3 Key Indicators to Take Away from Your Cash Flow Statement

Posted by Gerry Poe

Journey-of-1000-milesUnderstanding your cash flows is critical in running a business, just as understanding your training log is critical for backpacking. As a hiker, I know the miles that I need to achieve each weekend and how often I need to hike in preparation for my next successful backpacking trip.

As a business owner, do you know how much cash you need to run your business or how much cash you need to prepare for your next successful year?

The cash flow statement is a very powerful tool in determining financial stability of your business and to determine future needs. It also compliments the income statement by reconciling your net income to your net cash.

3 key indicators your Statement of Cash Flows could be telling you.

The statement of cash flows, a required financial statement, is one of your best business tools. Classifying cash receipts and cash payments into three categories (operations, investments and finance). Separate disclosure of non-cash investing and financing activities is also necessary.

Operating net cash flows is an important measurement because it indicates how much cash your business generates from operations. Businesses commonly use the direct and indirect method for reporting the operating activities. Regardless of the method, the amount of cash flows from operating activities is the same. The operating activities include the cash receipts from the sales of goods and services and cash payments to suppliers and employees for inventory and expenses. Users of the statements, such as investors, lenders, and other external parties, look closely on these activities to assess the ability of the business to generate positive cash flows and its financial health. Users can use the operating cash flow statements from several periods to determine a trend in cash. A positive trend can indicate financial health, whereas a declining trend can indicate a weakness.

Using my hiking analogy, operating activities is comparable to how well you are performing in your mountaineering plan. Are you putting in enough distance and elevation effort to have successful backpacking? A business owner may question how well their operations are performing in a certain financial period?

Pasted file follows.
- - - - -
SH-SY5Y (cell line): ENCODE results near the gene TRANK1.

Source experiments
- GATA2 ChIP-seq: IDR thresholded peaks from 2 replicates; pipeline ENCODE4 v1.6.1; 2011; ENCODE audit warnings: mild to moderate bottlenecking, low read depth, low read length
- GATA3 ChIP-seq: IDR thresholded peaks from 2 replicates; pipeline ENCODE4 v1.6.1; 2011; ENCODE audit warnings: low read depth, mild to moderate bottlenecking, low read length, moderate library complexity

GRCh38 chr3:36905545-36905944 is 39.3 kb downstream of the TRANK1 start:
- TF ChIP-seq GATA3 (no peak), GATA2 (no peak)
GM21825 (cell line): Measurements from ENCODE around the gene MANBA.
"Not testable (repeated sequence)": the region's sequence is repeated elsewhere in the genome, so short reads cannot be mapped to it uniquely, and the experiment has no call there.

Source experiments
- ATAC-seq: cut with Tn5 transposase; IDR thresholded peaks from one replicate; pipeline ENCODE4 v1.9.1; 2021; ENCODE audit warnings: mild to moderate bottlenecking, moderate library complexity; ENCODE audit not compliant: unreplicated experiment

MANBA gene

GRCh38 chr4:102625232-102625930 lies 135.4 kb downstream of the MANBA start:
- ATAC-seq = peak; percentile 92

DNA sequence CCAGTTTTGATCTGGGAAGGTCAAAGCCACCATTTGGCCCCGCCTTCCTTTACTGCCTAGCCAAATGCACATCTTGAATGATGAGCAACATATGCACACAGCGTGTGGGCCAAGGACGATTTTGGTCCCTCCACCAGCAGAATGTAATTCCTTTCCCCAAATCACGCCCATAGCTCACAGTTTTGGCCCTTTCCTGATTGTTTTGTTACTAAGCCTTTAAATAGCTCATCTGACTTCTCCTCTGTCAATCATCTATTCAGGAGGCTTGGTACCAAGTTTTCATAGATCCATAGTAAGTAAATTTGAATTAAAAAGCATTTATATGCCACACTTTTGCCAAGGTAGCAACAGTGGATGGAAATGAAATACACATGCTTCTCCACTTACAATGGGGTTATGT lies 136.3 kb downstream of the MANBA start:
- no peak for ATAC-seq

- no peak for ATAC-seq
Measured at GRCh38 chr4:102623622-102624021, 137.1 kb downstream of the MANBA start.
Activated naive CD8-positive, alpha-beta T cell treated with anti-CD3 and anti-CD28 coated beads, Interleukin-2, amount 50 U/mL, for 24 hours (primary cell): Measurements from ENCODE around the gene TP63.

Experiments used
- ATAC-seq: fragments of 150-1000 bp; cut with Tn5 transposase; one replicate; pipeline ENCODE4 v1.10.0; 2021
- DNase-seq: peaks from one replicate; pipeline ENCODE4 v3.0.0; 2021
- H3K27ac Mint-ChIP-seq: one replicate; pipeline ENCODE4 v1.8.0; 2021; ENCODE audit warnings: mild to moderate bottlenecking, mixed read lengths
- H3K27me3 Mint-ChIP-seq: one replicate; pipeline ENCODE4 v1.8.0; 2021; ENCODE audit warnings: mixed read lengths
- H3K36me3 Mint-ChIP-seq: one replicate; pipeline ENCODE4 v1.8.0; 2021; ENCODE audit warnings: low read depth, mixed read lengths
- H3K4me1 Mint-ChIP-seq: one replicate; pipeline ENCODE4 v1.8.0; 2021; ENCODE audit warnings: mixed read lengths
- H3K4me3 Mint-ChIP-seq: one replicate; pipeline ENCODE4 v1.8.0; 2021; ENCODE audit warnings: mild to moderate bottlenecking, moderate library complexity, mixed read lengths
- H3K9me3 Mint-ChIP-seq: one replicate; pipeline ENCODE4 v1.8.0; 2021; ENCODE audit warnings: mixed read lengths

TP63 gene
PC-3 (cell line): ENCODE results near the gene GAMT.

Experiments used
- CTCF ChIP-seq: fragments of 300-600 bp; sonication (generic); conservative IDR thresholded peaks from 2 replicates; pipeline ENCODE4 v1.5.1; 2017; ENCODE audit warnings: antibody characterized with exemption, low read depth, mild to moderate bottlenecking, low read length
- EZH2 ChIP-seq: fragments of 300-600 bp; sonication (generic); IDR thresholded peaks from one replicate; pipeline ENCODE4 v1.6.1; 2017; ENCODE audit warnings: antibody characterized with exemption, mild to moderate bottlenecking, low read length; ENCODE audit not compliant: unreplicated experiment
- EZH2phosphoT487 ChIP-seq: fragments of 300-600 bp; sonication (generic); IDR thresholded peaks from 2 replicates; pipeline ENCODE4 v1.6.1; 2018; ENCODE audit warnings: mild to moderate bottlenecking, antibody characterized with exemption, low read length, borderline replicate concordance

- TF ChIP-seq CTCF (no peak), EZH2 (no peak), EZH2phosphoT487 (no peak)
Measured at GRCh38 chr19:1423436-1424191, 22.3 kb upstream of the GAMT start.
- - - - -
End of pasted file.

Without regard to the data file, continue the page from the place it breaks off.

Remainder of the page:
Investing net cash flows is an important measurement because it indicates how much cash you are using to grow your business and planning for long-term. The investing activities commonly include purchasing of long-term assets, making and collecting loans, and purchasing and disposing of investments. Users look closely on this to see how much cash you are using to expand your business. As a hiker, am I investing in the tools that I need to produce results? Keeping the same hiking boots for years will not help me out and will probably result in having to take time off due to injury. What happens if you do not invest for the equipment needed to run your business? Can you afford for your production to be stopped or be postponed?


Financing net cash flows is an important measurement because it indicates your ability to repay debts and how much return you are providing your investors. The financing activities commonly include the liability and equity items such as cash amounts obtained from creditors and repayment of the amounts borrowed, cash amounts obtained from owners and a return on their investment. Users look closely on this to assess the ability of the business to meet obligations to repay loans and pay dividends. As a hiker, am I meeting my goals? Have I committed to a hiking a new trail? Did I postpone this hike? As a business owner, did you obtain financing by committing to certain terms? Did you pay down your debt or did you have to obtain additional financing?

BalanceSheet-InfoGraphicHow well do you know cash activities in your business?

Business owners should start, if not doing so already, using your cash flow statements for internal planning. You can estimate your cash flows based on current and historical cash flow trends that can identify and avoid potential funding shortfalls. Just like hikers use their mileage log to train for backpacking trips and achieve their personal record. If I fall short on my hike time, I will look back at my hiking trend to identify what I did wrong and how I can improve for the next hike. If a business owner falls short on their cash, they can look back at the year and identify what went wrong and how they can improve for the next year.

Enterprise Software, like SYSPRO ERP, has build-in Cash Flow reporting and Predictive Analytics providing decision and managerial support across all facets of your business.

Download White Paper: Questions to Ask  Before Buying ERP Software >


Tags: Accounting, Enterprise Software, Financial Reporting

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